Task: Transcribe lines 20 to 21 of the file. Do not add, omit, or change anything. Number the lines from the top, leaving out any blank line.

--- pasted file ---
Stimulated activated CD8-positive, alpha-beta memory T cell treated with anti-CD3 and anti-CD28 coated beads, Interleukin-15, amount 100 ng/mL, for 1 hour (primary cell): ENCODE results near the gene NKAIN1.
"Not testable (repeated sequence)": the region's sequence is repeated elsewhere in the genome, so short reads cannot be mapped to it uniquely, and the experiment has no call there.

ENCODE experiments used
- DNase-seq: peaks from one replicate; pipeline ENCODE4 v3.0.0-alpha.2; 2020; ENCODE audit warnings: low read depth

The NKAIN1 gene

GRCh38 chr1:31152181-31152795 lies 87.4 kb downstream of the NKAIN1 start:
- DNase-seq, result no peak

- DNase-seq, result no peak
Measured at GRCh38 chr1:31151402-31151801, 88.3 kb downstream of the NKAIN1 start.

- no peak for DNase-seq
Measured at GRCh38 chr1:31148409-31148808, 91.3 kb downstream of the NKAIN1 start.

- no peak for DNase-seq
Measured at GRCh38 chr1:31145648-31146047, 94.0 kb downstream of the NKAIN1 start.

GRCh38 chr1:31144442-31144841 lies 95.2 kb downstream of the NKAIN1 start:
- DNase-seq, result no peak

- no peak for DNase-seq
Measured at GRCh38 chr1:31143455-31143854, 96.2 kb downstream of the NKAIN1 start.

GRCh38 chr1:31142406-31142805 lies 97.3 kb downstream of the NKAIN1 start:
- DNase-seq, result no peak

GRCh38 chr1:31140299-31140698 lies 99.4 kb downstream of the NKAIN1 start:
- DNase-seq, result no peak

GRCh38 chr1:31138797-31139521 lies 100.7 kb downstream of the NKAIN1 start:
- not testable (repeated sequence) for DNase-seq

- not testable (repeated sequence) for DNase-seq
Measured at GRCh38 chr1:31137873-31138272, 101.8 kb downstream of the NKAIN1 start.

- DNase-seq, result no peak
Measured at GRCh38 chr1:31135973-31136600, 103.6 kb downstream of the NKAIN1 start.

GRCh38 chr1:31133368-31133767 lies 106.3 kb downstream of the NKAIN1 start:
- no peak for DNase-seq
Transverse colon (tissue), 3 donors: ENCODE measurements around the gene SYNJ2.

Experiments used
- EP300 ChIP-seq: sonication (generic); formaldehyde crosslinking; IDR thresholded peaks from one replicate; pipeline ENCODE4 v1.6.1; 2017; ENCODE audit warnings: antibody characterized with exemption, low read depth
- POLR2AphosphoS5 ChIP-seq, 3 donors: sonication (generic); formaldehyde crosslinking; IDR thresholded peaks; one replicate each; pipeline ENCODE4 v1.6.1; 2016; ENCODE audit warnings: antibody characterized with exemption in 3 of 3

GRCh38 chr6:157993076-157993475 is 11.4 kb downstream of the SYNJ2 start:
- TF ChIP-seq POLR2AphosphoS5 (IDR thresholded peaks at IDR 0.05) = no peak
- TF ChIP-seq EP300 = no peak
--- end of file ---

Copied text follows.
GRCh38 chr1:31140299-31140698 lies 99.4 kb downstream of the NKAIN1 start:
- DNase-seq, result no peak